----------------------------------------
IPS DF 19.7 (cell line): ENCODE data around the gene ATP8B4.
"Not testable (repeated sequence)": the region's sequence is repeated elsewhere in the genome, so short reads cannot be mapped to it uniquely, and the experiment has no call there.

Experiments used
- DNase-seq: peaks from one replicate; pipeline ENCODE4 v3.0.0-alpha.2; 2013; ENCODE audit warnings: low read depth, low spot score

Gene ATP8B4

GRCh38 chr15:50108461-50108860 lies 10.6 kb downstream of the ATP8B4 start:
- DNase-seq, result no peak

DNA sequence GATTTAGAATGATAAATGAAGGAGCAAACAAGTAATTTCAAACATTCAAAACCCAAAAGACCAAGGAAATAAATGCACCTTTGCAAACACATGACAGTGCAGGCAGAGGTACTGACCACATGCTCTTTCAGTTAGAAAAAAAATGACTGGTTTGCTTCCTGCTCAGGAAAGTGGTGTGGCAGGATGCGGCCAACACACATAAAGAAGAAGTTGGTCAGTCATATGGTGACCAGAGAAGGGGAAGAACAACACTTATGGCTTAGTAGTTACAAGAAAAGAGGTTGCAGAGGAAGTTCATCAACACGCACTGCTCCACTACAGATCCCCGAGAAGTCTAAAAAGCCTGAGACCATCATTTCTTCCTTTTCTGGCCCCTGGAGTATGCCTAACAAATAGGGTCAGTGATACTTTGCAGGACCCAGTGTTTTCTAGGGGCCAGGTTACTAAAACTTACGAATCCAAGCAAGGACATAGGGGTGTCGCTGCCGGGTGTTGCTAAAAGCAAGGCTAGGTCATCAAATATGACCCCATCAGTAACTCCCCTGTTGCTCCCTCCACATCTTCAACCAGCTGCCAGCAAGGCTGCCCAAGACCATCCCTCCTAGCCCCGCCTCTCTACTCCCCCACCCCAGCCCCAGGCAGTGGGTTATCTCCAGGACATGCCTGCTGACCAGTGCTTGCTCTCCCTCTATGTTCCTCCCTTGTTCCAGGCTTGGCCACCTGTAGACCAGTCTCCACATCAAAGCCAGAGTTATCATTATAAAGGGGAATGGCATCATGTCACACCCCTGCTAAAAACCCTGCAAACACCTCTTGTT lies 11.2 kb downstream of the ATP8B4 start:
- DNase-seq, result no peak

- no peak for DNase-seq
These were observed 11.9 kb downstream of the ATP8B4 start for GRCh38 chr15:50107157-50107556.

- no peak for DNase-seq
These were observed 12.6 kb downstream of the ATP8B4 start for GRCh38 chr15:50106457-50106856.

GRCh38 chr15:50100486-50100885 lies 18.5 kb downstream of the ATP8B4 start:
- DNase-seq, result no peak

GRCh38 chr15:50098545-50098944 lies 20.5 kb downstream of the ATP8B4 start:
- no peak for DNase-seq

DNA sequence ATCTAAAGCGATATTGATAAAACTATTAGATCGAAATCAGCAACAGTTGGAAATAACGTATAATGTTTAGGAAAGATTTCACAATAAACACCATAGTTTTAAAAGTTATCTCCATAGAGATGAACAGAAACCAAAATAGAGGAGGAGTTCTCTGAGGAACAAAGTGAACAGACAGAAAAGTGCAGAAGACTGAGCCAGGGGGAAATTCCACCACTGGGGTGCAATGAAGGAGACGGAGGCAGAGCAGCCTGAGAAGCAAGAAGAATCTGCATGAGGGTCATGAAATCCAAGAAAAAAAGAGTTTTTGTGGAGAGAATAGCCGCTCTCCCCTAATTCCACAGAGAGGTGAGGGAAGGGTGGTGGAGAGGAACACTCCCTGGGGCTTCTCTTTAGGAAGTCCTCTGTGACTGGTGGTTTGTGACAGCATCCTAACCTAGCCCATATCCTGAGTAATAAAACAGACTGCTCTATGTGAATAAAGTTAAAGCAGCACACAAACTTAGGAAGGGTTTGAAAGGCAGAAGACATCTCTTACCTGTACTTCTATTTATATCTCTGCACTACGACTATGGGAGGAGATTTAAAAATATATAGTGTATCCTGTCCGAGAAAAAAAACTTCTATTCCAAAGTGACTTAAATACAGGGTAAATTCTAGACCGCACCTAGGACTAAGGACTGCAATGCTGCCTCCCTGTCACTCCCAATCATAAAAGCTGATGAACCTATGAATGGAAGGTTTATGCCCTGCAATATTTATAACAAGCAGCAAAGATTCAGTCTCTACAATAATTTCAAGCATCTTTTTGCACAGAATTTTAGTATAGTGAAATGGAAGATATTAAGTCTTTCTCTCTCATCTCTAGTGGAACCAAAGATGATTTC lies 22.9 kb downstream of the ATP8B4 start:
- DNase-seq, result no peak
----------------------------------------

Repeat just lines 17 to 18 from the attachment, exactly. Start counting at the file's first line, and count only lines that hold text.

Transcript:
- no peak for DNase-seq

DNA sequence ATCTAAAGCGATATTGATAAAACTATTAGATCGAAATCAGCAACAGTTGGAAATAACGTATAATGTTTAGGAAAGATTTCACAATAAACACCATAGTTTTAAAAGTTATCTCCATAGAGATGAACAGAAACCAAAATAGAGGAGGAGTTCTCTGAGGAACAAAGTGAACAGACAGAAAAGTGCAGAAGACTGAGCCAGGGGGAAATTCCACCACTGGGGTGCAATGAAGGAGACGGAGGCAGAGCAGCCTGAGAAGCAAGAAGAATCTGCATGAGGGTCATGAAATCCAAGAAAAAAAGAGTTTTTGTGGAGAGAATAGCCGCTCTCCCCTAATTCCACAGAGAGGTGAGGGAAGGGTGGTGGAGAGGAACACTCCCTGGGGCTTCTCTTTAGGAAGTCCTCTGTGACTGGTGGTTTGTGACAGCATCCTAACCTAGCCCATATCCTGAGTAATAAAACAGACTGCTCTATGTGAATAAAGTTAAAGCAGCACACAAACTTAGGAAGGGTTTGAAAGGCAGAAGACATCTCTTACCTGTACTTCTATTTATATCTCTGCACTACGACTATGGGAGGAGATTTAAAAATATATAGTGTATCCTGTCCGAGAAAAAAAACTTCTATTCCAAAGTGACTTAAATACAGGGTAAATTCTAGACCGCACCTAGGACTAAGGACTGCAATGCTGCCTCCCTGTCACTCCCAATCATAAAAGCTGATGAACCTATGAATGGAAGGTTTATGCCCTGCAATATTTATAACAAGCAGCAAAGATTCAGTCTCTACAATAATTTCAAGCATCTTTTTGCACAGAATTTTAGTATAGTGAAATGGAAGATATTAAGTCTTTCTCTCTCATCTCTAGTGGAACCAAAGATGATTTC lies 22.9 kb downstream of the ATP8B4 start: